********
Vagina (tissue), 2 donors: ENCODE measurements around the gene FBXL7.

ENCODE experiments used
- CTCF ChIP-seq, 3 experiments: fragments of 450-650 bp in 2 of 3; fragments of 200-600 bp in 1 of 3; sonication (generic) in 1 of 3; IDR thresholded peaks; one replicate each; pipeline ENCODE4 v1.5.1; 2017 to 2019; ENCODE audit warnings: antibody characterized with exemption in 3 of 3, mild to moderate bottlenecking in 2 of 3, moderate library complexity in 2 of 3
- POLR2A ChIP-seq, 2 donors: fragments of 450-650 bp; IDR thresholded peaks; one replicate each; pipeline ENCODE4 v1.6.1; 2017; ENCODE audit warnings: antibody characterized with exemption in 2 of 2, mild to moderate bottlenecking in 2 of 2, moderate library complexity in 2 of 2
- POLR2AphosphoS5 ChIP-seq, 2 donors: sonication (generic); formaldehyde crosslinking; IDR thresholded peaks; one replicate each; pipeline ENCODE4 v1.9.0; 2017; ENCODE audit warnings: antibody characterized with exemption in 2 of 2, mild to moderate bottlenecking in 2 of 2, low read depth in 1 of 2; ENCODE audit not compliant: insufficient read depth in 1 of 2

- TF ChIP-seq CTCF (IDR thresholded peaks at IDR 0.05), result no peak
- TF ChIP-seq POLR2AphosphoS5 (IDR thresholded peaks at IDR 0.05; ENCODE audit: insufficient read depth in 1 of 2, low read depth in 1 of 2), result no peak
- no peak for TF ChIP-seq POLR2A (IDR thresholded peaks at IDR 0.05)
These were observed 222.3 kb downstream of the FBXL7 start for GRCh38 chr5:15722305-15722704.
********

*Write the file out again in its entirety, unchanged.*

Vagina (tissue), 2 donors: ENCODE measurements around the gene FBXL7.

ENCODE experiments used
- CTCF ChIP-seq, 3 experiments: fragments of 450-650 bp in 2 of 3; fragments of 200-600 bp in 1 of 3; sonication (generic) in 1 of 3; IDR thresholded peaks; one replicate each; pipeline ENCODE4 v1.5.1; 2017 to 2019; ENCODE audit warnings: antibody characterized with exemption in 3 of 3, mild to moderate bottlenecking in 2 of 3, moderate library complexity in 2 of 3
- POLR2A ChIP-seq, 2 donors: fragments of 450-650 bp; IDR thresholded peaks; one replicate each; pipeline ENCODE4 v1.6.1; 2017; ENCODE audit warnings: antibody characterized with exemption in 2 of 2, mild to moderate bottlenecking in 2 of 2, moderate library complexity in 2 of 2
- POLR2AphosphoS5 ChIP-seq, 2 donors: sonication (generic); formaldehyde crosslinking; IDR thresholded peaks; one replicate each; pipeline ENCODE4 v1.9.0; 2017; ENCODE audit warnings: antibody characterized with exemption in 2 of 2, mild to moderate bottlenecking in 2 of 2, low read depth in 1 of 2; ENCODE audit not compliant: insufficient read depth in 1 of 2

- TF ChIP-seq CTCF (IDR thresholded peaks at IDR 0.05), result no peak
- TF ChIP-seq POLR2AphosphoS5 (IDR thresholded peaks at IDR 0.05; ENCODE audit: insufficient read depth in 1 of 2, low read depth in 1 of 2), result no peak
- no peak for TF ChIP-seq POLR2A (IDR thresholded peaks at IDR 0.05)
These were observed 222.3 kb downstream of the FBXL7 start for GRCh38 chr5:15722305-15722704.